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Re: <nettime> FW: Digital Domesday Book lasts 15 years not 1000
Rick Prelinger on Wed, 6 Mar 2002 02:14:46 +0100 (CET)


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Re: <nettime> FW: Digital Domesday Book lasts 15 years not 1000


This story as previously seen in nettime may be oversimplistic and 
alarmist.  Plus, it shortsells the heroic role hackers might well 
play in making it possible to preserve legacy-formatted digital data.

Here's a crosspost from the moving image archivists' listserv.

Rick Prelinger
Prelinger Archives

- - - - - - - - - - - - - - - - - -

Sender: Association of Moving Image Archivists <AMIA-L {AT} LSV.UKY.EDU>
From: Leo Enticknap <ldge {AT} U.GENIE.CO.UK>
Subject:      Reply: [AMIA-L] Preserving digital video vs. film
To: AMIA-L {AT} LSV.UKY.EDU

Roger Smither writes:

>Readers who have been following this strand may be interested in a story
>of hardware obsolescence carried in the British newspaper 'The Observer'
>last Sunday (3 March 2002).  The headline was "Digital Domesday Book lasts
>15 years not 1000" - the full text can be found on
>http://www.guardian.co.uk/Archive/Article/0,4273,4366728,00.html

This story is full of errors, inaccuracies and exaggerations.

For those who aren't familiar with the hardware and software specifics of
the BBC Domesday Project, it was delivered on 2 double-sided 12"
laserdiscs.  Sides 1-3 were CLV and carried text, images and sound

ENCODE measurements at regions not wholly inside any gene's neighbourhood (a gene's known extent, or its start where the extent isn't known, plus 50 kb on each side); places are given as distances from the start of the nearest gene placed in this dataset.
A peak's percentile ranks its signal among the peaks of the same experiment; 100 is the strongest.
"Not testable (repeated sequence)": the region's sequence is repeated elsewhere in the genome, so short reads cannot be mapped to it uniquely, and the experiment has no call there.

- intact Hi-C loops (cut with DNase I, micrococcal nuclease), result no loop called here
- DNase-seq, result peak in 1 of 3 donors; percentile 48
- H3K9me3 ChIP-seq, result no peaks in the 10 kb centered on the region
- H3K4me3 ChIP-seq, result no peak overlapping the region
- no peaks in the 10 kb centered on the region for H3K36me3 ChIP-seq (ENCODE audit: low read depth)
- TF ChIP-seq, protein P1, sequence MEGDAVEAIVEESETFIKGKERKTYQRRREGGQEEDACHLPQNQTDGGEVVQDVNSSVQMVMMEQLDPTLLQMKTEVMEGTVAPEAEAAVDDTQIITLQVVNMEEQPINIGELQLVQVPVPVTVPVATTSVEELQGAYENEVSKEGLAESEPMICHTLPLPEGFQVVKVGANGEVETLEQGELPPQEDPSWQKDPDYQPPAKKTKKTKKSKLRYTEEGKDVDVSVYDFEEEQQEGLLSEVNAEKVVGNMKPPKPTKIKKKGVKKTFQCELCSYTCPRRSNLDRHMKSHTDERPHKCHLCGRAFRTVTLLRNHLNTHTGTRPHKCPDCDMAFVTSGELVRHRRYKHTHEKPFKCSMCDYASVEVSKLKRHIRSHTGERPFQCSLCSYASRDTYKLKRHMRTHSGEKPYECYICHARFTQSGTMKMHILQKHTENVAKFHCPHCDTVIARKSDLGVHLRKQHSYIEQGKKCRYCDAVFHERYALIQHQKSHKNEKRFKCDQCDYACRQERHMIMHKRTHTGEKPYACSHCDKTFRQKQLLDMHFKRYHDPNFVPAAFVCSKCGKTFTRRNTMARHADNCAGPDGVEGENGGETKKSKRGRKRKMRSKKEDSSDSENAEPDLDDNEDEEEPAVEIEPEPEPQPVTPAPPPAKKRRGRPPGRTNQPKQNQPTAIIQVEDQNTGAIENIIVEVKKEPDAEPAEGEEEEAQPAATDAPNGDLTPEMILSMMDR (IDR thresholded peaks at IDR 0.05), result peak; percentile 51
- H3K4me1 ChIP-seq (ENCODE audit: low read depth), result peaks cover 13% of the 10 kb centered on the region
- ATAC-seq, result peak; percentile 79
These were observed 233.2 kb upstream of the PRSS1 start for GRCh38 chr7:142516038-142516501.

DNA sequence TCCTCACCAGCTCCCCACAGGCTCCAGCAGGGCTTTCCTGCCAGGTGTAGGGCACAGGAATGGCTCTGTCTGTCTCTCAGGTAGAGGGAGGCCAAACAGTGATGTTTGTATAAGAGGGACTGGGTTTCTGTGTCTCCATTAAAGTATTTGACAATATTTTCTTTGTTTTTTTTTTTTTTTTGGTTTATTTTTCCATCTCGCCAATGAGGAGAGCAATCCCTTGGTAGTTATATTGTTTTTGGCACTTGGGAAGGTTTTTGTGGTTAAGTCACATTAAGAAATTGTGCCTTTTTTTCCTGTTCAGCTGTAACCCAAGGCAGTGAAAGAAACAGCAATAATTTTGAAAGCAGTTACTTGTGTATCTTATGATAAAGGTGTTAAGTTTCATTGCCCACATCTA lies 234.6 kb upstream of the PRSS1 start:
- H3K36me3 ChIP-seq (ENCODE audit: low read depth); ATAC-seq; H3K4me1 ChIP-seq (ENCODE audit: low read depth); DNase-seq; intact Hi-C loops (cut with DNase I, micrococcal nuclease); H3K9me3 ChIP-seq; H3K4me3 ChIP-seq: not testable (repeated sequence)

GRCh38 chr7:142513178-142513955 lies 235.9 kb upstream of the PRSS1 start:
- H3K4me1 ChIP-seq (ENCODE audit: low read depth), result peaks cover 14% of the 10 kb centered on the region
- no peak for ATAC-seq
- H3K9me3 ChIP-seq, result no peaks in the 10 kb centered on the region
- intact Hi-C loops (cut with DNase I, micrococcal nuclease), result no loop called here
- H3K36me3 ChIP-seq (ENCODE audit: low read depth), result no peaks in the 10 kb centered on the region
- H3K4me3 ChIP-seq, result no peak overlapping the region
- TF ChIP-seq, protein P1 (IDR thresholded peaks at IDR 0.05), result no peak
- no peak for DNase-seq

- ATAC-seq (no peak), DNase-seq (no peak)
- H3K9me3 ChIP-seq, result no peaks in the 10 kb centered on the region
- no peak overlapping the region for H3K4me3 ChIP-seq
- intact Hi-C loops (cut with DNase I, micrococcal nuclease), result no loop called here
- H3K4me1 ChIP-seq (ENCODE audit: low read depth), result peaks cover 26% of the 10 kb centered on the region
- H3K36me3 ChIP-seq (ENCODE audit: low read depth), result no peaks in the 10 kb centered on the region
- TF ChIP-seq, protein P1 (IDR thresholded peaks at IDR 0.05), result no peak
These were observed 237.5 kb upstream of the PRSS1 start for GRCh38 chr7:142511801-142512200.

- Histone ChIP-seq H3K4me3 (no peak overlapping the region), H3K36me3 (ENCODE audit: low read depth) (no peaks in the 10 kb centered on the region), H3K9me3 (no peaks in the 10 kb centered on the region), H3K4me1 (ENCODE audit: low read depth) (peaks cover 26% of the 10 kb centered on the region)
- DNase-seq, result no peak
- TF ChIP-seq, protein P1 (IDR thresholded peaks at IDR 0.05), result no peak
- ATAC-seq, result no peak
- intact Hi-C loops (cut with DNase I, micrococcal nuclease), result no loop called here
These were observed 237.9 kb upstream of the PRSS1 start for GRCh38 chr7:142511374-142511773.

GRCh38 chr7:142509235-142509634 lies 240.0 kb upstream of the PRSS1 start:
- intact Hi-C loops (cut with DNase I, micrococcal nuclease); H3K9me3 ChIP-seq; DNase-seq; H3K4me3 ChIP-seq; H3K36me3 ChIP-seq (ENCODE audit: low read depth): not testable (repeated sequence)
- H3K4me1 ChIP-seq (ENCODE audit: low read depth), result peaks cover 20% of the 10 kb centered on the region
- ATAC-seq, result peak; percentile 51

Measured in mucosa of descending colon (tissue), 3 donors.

recordings (I seem to remember that one selling point of the project was
that it included a photo of every town in the UK), whilst side 4 was a
conventional, CAV PAL video containing some BBC national TV news
reports.  You could even play side 4 on a conventional, unmodified video
laserdisc player.

Hardware wise, it could be made to run on x86 PCs fitted with special
graphics cards and a laserdisc drive controller interface.  I was a high
school pupil aged 14 in 1987 and distinctly remember it running on an
MS-DOS platform.  The claim that it only worked on specially modified BBC
Micros is just plain wrong.  True, the more common version consisted of a
computer specifically designed for schools, the 'BBC Micro', which was
built by Acorn computers.  A quick web search will reveal large numbers of
BBC Micro fanatics still out there and I'm sure the hardware and software
needed to run the laserdisc drives and Domesday discs could be obtained
after a little bit of sniffing.

I suspect the real problem was that the data sides of these discs stored
information in a weird mix of analogue and digital formats.  They didn't
follow the standard CLV pattern for video laserdiscs.  I seem to remember
that while the text was stored as digital data, sound recordings were
encoded as analogue waveforms and I can't remember (if I ever knew) how the
control hardware and software differentiated between the two.

But this project is, as the report points out, only 15 years old, and I
can't believe that the technicians and engineers who developed the disc
format and created the masters did not keep records of the data storage and
retrieval processes they used, and I find it difficult to believe that the
glass masters for the discs were not preserved (the article states that the
computer scientist trying to preserve the data only had two scratched sets
of release discs to work with).

Whilst I, like everybody on this list, appreciate the potential (and
actual) problems of data storage obsolescence, this particular article
seems to me to be grossly exaggerated and, as I say, there are also
inaccuracies.  Many thanks for the link, though.

Leo
-- 

Rick Prelinger
Prelinger Archives    http://www.prelinger.com
P.O. Box 590622, San Francisco, Calif. 94159-0622
+1 415 750-0445      Fax: +1 415 750-0607
footage {AT} panix.com

Internet Moving Images Archive: http://www.moviearchive.org

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